I really don’t know shit about fashion. I won’t pretend that I do. I basically live in lounge wear, and though I wish I could step out of my (literal) comfort zone, I feel intimated and overwhelmed whenever I consider trying (but nonetheless, I am trying. I bought a necklace at the thrift store the other day, which, if you knew me at all, you’d know what a big deal that was!), but that doesn’t stop me from scanning through Instagram appreciating other people’s fashion sense. The same goes for Television.
We know I watch a lot of TV, and expert or not, there’s plenty to both love and loathe when it comes to television wardrobes. I (mostly) enjoyed watching Sex and the City, but oh goodness, I feel like I was the only one to hate Carrie Bradshaw’s outfits!! Who walks around in a tutu?! On my past blog, I wrote an ode to the fashion of Frasier character Daphne Moon, and recently on this blog, I wrote about Roz Doyle. All of these characters, presented a more or less typical femininity when it comes to what we expect from television. Different styles, yes, but these characters all portray strong females.
Wardrobes are a very mindful choice. They’re put together to give a certain vibe for a character, or to reflect different emotions. Sometimes wardrobe is used to reflect or foreshadow (for example, how Meredith Grey wears Derek’s ferry boat scrub cap following his death). The idea that we shouldn’t judge others on their appearance goes totally out the window when it comes to TV because we not only can’t help it, but we have to. Television has to portray to us an entire world, and unlike a book, there aren’t unlimited pages for character development and background stories. How a character dresses can help to tell us more about them.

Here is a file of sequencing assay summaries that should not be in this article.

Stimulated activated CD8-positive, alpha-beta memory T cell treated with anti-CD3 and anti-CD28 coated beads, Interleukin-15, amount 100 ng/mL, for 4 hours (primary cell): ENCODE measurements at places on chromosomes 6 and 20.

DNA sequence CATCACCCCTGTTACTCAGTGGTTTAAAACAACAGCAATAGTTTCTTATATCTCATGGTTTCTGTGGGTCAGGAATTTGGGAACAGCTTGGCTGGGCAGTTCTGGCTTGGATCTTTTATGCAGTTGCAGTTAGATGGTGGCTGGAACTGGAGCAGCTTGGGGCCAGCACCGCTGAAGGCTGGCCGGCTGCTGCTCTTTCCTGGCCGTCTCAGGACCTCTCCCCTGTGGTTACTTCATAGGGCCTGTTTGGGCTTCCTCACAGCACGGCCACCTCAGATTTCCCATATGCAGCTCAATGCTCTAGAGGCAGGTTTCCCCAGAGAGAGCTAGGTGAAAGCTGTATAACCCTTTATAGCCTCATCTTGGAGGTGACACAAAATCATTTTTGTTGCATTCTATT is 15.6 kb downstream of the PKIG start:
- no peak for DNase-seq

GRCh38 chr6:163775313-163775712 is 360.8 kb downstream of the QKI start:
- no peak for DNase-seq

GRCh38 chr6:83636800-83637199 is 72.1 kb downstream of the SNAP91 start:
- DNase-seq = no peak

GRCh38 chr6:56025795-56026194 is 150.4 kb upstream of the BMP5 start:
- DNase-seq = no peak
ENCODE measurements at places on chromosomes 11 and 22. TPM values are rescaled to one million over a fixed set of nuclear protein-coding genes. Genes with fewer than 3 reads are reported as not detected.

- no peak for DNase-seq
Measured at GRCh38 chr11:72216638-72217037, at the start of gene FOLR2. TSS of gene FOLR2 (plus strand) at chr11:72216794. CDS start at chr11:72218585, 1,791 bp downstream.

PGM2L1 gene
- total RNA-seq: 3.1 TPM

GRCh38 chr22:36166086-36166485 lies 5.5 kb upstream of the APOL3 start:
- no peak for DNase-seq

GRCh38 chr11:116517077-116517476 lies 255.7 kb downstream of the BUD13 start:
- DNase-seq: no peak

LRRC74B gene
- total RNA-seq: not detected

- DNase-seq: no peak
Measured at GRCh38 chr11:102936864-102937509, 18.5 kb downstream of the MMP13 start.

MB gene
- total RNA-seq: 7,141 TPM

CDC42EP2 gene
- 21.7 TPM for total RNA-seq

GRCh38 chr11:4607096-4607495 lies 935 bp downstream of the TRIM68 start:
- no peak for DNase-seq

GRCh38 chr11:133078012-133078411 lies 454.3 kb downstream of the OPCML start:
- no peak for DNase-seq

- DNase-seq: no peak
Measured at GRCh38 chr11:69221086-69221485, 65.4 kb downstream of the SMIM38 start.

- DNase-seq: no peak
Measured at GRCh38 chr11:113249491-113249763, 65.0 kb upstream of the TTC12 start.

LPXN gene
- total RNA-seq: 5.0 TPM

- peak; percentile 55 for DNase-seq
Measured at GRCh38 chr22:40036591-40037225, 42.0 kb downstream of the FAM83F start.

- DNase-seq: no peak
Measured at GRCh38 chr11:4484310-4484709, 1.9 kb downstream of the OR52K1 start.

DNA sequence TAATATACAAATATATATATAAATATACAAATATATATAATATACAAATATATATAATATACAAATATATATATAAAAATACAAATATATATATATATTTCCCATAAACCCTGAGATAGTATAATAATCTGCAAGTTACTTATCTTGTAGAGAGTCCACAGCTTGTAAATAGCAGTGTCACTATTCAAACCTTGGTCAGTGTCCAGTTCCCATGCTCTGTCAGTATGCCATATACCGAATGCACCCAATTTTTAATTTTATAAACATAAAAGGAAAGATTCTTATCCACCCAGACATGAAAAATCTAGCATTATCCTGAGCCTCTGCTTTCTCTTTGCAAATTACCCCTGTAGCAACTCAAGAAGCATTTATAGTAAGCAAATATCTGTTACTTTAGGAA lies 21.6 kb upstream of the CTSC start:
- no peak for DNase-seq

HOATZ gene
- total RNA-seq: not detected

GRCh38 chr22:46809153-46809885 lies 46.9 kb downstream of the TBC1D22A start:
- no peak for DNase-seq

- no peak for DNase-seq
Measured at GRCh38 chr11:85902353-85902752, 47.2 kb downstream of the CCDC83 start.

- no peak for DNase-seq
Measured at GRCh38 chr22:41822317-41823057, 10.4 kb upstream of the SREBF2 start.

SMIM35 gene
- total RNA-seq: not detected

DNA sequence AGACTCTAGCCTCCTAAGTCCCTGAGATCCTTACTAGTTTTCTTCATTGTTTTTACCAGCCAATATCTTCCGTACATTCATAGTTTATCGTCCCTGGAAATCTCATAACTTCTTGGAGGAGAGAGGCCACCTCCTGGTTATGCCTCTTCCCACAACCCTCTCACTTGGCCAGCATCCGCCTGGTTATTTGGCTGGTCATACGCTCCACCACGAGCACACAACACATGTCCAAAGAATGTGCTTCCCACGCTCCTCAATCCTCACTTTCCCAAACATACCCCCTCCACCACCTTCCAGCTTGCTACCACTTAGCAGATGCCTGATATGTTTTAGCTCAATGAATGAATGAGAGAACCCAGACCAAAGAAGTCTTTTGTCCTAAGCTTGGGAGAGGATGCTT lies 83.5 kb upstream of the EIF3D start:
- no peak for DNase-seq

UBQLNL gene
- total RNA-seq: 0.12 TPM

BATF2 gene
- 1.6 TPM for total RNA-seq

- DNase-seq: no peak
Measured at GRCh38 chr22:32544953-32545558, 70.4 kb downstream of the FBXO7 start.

I’ve always adored Lucy Liu’s wardrobe as Joan Watson on Elementary. From the very beginning it has been perfection. She pretty much lives in clothing that goes beyond my comfort zone, but which is still absolutely my style if I didn’t have said comfort zone. Even when an ensemble might have been a bit out there, it worked. Watson is strong and confident enough that she could likely make anything work. As the show has progressed, we have seen an evolution in her clothing choices. As Joan has gone from sober companion, to Sherlock’s partner and fellow consulting detective, she has largely dropped the more flowy, distinctly feminine outfits in favor of suits that many might consider more masculine. Yet, that’s just the thing: I’d argue that in the suits Watson has been opting for in past seasons, as well as this current one, she’s even more feminine, because through wardrobe choices, she is challenging the idea of what is femininity.
I’ve been watching Elementary from the very beginning and I seriously love the show. Honestly, I think it’s super underrated and I don’t understand why more people aren’t watching it?? Lucy Liu kills it in every episode (metaphorically of course, as she’s usually the one figuring out who did the killing), and her wardrobe just amplifies her power. A suit is typically representative of masculinity right? WRONG. I mean, Joan Watson isn’t the first one, or the only one to rock a suit. I feel like the first place I personally remember seeing women rocking suits was on Seinfeld with Elaine Benes, in all her 90s wonderfulness. ❤
Then, of course, there is Bette Porter on The L Word (though to be fair, there’s a LOT of examples from this show, I just feel like Bette is the first person I think of), who I really shouldn’t have to elaborate on. If you haven’t watched the show, consider it recommended viewing.
Oh, and all hail Lieutenant Olivia Benson who I ABSOLUTELY shouldn’t have to introduce to anyone. I mean, she’s the queen. If you don’t know, turn on your TV and keep flipping channels until you find an SVU marathon (which you invariably will) and EDUCATE YOURSELF.
But we’re here to talk about Joan. Have these characters “opened the door” for Joan Watson’s style? I could see why you might make that argument, but I sort of have a feeling that even without other characters challenging the assumed norms of gender roles in fashion, we’d have arrived here anyway. Television has been challenging stereotypes, since it began, so in many ways I suppose Joan Watson is doing nothing new. Yet Watson’s wardrobe choices still stand out, especially when you look at other current shows.